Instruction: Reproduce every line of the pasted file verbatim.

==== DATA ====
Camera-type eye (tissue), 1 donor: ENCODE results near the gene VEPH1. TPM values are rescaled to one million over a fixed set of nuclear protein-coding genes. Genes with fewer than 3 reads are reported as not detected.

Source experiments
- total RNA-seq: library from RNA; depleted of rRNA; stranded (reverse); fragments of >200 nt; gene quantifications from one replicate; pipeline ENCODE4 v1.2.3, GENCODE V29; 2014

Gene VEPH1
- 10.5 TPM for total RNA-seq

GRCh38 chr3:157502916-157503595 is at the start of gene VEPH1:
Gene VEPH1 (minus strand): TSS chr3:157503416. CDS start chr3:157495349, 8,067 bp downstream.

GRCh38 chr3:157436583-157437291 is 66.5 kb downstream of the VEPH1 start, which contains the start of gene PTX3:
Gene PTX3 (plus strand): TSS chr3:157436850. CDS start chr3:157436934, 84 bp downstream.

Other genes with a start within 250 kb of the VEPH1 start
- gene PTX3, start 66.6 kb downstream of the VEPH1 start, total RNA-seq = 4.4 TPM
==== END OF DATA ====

Camera-type eye (tissue), 1 donor: ENCODE results near the gene VEPH1. TPM values are rescaled to one million over a fixed set of nuclear protein-coding genes. Genes with fewer than 3 reads are reported as not detected.

Source experiments
- total RNA-seq: library from RNA; depleted of rRNA; stranded (reverse); fragments of >200 nt; gene quantifications from one replicate; pipeline ENCODE4 v1.2.3, GENCODE V29; 2014

Gene VEPH1
- 10.5 TPM for total RNA-seq

GRCh38 chr3:157502916-157503595 is at the start of gene VEPH1:
Gene VEPH1 (minus strand): TSS chr3:157503416. CDS start chr3:157495349, 8,067 bp downstream.

GRCh38 chr3:157436583-157437291 is 66.5 kb downstream of the VEPH1 start, which contains the start of gene PTX3:
Gene PTX3 (plus strand): TSS chr3:157436850. CDS start chr3:157436934, 84 bp downstream.

Other genes with a start within 250 kb of the VEPH1 start
- gene PTX3, start 66.6 kb downstream of the VEPH1 start, total RNA-seq = 4.4 TPM